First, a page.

In April, Forbes reported on self-made author Mark Dawson. Dawson writes crime thriller books. But, that isn’t the real story here. He makes about $450,000 a year from those books.
There are many other authors making anywhere from a few dollars a month to a few thousand dollars a month as well. With the ease of publishing an electronic book on Amazon, it is definitely an area that those looking to monetize their blogs should look at.
Streams of Income
While you might not be able to always predict how much you’ll make in royalties, one of the keys to monetizing your blog is to create multiple streams of revenue from different sources.
Books are a somewhat residual income. You write the book once, format it, upload it and it makes you money as long as it is for sale. While there is a bit more to it (you’ll need to at least occasionally promote the book), that is the basic premise.
You Don’t Have to Write a Book
One of the beautiful things about running a blog is that you will start to collect a lot of material over time. You can easily start to sort that content into categories and bundle it together into guides and books.
Choose a topic. For example, if I wanted to bundle some of my posts on Crabby Housewife, I might choose the topic “Gluten Free Desserts”. I could then search through titles in that category, see what went together, perhaps add a couple of unique ones and some tips for readers and bundle them into a book for Kindle.
Make the topic broader. If you want a larger book, you could choose a broader topic. For example, if Jerry wanted, he could create a book for WHSR on “Blogging Tips for Newbies“. He already has a great guide to start with as the basis for his book. He would then hunt through blog posts for the most pertinent tips and bundle them together.
Benefit from reciprocal promotions. Your blog should be a two-way street. You will promote your books and send traffic to Amazon to buy a copy. Those who find your book on Amazon will read it and should find the link and visit your blog.
However, if you do want to offer a unique book, you can sometimes capture a niche that no one has written on before and gain a new audience both for your books and your blog.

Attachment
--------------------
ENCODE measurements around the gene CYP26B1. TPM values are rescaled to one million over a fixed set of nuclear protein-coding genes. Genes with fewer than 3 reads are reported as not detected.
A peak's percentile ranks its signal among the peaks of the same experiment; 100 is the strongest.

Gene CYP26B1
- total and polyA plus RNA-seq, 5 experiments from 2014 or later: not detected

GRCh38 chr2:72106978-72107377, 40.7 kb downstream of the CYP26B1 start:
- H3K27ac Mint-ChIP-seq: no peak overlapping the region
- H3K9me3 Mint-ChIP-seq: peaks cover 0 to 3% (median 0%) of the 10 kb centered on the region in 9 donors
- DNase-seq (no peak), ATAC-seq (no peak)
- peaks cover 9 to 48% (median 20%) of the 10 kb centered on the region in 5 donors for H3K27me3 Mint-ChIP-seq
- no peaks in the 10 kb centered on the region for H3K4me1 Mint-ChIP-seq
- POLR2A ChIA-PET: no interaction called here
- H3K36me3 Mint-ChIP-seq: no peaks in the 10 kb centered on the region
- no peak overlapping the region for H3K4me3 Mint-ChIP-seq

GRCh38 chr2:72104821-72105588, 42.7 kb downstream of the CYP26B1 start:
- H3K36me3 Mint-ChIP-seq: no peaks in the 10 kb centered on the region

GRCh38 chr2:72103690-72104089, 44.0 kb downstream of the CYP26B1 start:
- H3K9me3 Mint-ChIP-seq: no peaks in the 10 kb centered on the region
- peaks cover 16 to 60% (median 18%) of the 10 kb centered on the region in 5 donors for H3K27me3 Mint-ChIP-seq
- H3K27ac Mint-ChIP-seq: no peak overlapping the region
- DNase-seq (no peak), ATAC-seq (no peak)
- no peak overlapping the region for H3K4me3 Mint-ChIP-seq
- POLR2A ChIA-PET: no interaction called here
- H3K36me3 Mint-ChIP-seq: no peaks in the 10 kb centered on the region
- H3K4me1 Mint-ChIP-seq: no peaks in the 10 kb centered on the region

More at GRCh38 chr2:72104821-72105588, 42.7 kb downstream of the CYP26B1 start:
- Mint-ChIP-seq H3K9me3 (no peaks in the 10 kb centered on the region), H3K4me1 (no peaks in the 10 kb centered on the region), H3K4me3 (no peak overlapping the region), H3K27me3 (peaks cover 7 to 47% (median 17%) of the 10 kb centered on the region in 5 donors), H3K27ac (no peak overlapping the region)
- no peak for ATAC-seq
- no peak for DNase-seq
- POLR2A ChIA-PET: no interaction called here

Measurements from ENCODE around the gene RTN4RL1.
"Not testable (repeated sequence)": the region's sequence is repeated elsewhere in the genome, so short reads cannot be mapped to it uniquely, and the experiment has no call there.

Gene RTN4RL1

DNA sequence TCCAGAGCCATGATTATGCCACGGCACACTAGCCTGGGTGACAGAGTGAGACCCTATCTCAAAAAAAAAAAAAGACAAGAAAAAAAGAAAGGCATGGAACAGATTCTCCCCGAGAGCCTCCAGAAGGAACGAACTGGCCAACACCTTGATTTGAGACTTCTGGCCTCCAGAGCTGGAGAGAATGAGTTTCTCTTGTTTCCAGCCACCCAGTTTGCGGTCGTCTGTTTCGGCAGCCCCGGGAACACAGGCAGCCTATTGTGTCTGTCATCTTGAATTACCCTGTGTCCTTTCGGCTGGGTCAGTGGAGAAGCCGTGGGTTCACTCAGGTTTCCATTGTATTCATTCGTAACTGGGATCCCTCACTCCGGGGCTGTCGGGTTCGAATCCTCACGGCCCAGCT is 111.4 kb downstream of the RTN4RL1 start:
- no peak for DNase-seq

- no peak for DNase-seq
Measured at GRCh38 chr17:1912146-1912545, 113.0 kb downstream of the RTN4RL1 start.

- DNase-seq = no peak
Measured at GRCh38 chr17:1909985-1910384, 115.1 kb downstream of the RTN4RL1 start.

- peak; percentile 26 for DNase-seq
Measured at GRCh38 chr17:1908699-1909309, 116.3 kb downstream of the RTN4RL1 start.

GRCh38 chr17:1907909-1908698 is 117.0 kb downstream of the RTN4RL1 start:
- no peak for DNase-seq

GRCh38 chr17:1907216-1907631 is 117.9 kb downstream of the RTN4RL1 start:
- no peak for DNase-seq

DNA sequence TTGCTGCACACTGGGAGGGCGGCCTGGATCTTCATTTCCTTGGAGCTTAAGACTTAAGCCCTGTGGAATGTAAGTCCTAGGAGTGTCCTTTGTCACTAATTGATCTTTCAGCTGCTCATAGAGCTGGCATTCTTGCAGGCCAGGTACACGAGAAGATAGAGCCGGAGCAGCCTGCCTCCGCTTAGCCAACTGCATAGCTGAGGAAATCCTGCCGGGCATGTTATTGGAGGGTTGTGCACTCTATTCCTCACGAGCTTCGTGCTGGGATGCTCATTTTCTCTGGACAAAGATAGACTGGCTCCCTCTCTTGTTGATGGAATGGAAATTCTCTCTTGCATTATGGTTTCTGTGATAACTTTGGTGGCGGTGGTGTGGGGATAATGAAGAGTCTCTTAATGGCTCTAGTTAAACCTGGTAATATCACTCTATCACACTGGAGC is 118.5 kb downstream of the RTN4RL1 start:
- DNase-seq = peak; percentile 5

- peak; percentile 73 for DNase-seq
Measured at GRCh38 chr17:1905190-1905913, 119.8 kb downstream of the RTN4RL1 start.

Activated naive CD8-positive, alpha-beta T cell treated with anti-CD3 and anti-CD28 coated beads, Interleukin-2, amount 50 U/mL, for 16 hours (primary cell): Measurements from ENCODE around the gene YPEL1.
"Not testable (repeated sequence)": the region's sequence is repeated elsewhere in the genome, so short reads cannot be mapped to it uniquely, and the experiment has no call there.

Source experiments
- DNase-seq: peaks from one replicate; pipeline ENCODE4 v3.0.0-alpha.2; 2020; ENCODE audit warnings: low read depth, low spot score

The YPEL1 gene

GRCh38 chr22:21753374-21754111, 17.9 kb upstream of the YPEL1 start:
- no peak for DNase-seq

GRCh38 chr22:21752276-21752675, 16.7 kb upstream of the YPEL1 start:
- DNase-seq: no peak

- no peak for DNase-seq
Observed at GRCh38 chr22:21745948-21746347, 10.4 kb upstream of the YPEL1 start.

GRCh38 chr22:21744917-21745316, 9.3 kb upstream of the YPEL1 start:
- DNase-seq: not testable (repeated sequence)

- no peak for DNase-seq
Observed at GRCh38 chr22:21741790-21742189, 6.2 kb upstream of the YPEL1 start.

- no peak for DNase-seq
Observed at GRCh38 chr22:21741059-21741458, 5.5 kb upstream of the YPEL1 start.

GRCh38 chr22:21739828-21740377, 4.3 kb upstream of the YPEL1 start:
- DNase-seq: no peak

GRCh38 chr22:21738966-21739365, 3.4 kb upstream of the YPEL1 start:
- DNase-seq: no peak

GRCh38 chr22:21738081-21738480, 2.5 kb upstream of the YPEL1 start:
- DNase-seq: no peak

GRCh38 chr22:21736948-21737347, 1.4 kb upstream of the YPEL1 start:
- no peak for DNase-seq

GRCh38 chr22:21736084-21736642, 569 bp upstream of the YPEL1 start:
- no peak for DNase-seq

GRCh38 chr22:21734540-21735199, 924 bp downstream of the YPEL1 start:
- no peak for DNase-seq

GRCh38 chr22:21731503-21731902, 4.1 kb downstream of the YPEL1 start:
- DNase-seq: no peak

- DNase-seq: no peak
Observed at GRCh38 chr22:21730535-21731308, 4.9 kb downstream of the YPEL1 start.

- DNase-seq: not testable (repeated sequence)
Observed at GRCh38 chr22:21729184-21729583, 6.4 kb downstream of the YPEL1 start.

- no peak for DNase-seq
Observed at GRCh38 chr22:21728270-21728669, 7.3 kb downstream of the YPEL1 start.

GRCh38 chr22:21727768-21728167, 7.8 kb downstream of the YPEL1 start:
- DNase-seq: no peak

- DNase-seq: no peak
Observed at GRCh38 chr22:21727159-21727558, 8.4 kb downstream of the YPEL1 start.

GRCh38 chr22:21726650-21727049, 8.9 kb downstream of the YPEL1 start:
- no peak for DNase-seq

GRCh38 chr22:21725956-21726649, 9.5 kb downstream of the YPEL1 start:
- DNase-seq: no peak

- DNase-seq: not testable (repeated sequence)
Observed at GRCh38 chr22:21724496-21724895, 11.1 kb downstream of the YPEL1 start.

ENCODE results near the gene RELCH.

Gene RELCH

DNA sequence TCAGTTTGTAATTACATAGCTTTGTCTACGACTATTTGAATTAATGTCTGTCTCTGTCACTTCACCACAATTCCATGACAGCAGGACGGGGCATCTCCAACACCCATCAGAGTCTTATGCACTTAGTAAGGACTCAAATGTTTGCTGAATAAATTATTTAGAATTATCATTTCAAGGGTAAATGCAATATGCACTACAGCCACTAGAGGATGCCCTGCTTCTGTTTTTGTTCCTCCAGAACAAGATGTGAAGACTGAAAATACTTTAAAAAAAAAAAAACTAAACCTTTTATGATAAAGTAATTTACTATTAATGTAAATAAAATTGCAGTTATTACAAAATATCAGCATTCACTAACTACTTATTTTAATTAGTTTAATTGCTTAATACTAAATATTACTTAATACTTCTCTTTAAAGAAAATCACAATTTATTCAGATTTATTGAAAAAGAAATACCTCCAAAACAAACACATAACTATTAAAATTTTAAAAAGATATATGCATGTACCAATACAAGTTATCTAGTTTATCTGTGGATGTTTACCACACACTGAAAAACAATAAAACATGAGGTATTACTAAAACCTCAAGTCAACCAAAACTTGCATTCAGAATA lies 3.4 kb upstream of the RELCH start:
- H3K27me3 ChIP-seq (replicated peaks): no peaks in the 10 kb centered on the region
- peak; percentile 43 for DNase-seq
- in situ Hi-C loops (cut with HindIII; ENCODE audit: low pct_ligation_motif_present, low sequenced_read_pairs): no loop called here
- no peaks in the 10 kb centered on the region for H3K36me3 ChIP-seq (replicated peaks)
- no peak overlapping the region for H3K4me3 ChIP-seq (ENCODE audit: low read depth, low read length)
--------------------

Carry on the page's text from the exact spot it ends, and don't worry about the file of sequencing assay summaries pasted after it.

Spend time browsing the available books on your topic. What hasn’t been covered? What do you have to add?
You can also take questions readers have on the site and use those questions as a concept to write a new book.
Think about what drew you to the topic. Is there a story there to tell?
Gather up case studies of others in the industry and share the info in a book.
When it comes to ebooks, the simpler the format the better. Try to stick with a basic serif font and avoid anything with a script or graphics. Yes, even for the title. It just doesn’t always translate well into ebook format.
Choose either double spaced with indents or single spaced with two spaces between paragraphs.
Unless you are writing a children’s book, try to stick with mainly text. First, if you choose the 70% option for your earnings (more on this in a minute), you will be charged for how big your book is. Images make the file size larger.
Amazon will walk you through each step as you upload your book, choose a pricing structure and even preview the final copy before publishing.
You will need to choose whether you will make 70% on each book or 35%. Now, that might sound like a no-brainer, but there are a lot of factors involved in which royalty rate you choose. For example, if you choose the 70% rate, you will pay for the downloading of files to the reader.
Don’t worry, though. Amazon will show you approximately how much that will be based on your book’s file size. They will also let you know if your book would do better priced differently based on other books in your category.
A good rule of thumb I’ve learned with my own books is to go with the 70% royalty if they are more then $2.99 and 35% if under that. This might vary for you, so keep an eye on your sales and profits in your reports tab and adjust as needed.
For the purposes of this article, I looked at Kindle. However, you can also offer your book in other formats.
Kindle is a good platform to start on if you are just getting involved in ebooks. You’ll learn the basics there. You can then expand your reach and offer your ebooks in other formats. Before you know it, your ebooks will bring in a bit of extra money here and there. Who knows? Maybe more than a bit.
Article by Lori Soard
Lori Soard has been working as a freelance writer and editor since 1996. She has a bachelor's in English Education and a PhD in Journalism. Her articles have appeared in newspapers, magazines, online and she's had several books published. Since 1997, she has worked as a web designer and promoter for authors and small businesses. She even worked for a short time ranking websites for a popular search engine and studying in-depth SEO tactics for a number of clients. She enjoys hearing from her readers.